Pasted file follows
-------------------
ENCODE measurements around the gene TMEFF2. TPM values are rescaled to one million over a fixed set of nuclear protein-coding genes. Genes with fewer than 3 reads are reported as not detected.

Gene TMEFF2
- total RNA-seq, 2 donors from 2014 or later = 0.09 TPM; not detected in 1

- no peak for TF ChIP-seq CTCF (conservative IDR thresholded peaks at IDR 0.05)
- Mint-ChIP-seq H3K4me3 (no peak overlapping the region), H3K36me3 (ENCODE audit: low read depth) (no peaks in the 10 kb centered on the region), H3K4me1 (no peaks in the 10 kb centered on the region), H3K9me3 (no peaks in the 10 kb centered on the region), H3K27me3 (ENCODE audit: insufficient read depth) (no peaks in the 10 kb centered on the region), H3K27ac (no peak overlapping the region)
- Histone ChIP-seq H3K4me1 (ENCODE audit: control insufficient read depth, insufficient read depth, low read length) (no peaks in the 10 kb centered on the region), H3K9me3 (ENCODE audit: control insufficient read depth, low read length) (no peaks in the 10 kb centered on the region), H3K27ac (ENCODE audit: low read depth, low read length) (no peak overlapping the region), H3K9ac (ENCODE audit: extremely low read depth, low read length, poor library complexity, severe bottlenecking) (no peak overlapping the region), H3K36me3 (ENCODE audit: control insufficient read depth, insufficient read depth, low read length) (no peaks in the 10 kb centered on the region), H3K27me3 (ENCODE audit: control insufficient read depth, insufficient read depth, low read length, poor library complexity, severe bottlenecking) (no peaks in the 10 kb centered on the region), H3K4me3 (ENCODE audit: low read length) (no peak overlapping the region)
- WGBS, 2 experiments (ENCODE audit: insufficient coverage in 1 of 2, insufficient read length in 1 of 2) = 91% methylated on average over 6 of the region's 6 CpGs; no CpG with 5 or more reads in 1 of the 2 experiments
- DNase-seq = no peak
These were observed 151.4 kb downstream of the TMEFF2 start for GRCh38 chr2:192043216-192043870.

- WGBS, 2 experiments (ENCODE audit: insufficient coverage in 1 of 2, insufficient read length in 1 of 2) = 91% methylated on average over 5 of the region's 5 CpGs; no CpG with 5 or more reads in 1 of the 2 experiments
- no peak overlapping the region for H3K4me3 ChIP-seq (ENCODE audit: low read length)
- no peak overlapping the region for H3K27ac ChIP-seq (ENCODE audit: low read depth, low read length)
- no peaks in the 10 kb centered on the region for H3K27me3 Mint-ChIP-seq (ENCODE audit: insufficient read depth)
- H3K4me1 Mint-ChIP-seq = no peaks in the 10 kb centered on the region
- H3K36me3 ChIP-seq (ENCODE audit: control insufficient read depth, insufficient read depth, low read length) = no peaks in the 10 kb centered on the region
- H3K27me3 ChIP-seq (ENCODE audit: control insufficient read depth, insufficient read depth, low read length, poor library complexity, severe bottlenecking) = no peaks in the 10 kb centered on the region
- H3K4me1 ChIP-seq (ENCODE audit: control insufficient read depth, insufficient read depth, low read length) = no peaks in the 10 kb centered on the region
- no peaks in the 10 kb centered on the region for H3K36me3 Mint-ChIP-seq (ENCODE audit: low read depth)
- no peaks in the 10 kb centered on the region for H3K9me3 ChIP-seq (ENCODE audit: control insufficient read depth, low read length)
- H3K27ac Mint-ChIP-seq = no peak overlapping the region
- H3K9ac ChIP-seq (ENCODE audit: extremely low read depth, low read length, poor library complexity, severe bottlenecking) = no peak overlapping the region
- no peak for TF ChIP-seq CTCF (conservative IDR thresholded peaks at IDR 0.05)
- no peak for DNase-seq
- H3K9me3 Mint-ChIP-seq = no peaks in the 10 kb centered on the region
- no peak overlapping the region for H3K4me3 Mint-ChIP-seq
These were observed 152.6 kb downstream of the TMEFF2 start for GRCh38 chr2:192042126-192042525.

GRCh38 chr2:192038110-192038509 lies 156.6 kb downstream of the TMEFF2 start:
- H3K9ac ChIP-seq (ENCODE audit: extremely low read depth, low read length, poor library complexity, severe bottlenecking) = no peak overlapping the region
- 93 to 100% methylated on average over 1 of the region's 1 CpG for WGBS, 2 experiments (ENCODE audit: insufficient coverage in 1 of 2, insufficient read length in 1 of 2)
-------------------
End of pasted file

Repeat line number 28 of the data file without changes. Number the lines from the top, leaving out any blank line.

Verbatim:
- H3K9ac ChIP-seq (ENCODE audit: extremely low read depth, low read length, poor library complexity, severe bottlenecking) = no peak overlapping the region